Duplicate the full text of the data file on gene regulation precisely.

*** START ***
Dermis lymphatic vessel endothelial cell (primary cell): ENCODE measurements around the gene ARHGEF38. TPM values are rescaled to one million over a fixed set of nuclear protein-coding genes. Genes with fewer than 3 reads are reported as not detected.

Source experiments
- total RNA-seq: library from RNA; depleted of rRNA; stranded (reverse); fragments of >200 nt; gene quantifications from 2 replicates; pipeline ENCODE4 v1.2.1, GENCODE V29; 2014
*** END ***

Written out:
Dermis lymphatic vessel endothelial cell (primary cell): ENCODE measurements around the gene ARHGEF38. TPM values are rescaled to one million over a fixed set of nuclear protein-coding genes. Genes with fewer than 3 reads are reported as not detected.

Source experiments
- total RNA-seq: library from RNA; depleted of rRNA; stranded (reverse); fragments of >200 nt; gene quantifications from 2 replicates; pipeline ENCODE4 v1.2.1, GENCODE V29; 2014